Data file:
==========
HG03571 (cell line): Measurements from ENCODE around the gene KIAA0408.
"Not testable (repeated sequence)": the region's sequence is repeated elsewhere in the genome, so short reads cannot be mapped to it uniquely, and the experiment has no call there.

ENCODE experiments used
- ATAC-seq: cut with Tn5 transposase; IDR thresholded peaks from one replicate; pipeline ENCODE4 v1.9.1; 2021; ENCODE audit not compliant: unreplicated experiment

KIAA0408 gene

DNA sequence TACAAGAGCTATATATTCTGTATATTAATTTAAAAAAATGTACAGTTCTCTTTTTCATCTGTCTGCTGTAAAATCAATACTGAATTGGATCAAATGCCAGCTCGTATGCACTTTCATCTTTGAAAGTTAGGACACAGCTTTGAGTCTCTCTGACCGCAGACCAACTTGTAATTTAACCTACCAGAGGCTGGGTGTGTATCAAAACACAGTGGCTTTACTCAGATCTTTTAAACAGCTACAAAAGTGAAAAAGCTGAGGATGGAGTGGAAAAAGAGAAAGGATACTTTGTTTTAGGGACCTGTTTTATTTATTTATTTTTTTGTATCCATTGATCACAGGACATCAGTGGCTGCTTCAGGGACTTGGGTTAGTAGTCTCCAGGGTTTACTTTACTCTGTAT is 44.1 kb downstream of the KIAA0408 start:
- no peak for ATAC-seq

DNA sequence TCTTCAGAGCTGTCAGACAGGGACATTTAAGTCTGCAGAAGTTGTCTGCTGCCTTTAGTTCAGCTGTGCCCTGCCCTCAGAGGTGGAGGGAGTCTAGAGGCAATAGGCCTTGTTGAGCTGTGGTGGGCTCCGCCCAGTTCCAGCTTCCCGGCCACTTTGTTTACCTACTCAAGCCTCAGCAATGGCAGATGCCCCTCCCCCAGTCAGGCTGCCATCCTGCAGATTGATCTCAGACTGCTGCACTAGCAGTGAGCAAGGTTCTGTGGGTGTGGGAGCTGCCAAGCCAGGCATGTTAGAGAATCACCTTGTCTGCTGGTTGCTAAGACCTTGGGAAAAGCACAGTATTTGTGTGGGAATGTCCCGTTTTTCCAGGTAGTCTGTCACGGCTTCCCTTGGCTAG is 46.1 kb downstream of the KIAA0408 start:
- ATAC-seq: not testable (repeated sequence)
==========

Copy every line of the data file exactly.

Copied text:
HG03571 (cell line): Measurements from ENCODE around the gene KIAA0408.
"Not testable (repeated sequence)": the region's sequence is repeated elsewhere in the genome, so short reads cannot be mapped to it uniquely, and the experiment has no call there.

ENCODE experiments used
- ATAC-seq: cut with Tn5 transposase; IDR thresholded peaks from one replicate; pipeline ENCODE4 v1.9.1; 2021; ENCODE audit not compliant: unreplicated experiment

KIAA0408 gene

DNA sequence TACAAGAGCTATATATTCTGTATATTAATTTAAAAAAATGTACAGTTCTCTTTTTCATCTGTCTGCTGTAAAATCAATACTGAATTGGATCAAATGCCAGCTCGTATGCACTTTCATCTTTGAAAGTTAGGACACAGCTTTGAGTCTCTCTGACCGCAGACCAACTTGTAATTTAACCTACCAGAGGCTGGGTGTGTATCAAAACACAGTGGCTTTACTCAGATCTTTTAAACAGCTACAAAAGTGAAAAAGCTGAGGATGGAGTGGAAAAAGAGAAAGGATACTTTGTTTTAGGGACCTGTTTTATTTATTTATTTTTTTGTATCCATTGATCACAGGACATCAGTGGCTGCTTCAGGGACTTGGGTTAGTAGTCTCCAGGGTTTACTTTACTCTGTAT is 44.1 kb downstream of the KIAA0408 start:
- no peak for ATAC-seq

DNA sequence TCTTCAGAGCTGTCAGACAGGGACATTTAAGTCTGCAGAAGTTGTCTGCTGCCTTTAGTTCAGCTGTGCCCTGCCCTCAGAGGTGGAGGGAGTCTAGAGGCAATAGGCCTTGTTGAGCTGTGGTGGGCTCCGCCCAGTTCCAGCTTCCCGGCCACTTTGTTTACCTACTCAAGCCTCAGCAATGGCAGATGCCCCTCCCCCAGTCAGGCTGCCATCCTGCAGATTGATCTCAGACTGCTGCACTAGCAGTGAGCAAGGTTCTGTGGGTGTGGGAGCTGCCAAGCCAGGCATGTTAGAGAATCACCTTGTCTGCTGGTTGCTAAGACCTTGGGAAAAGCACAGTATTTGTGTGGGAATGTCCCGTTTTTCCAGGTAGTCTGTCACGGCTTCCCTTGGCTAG is 46.1 kb downstream of the KIAA0408 start:
- ATAC-seq: not testable (repeated sequence)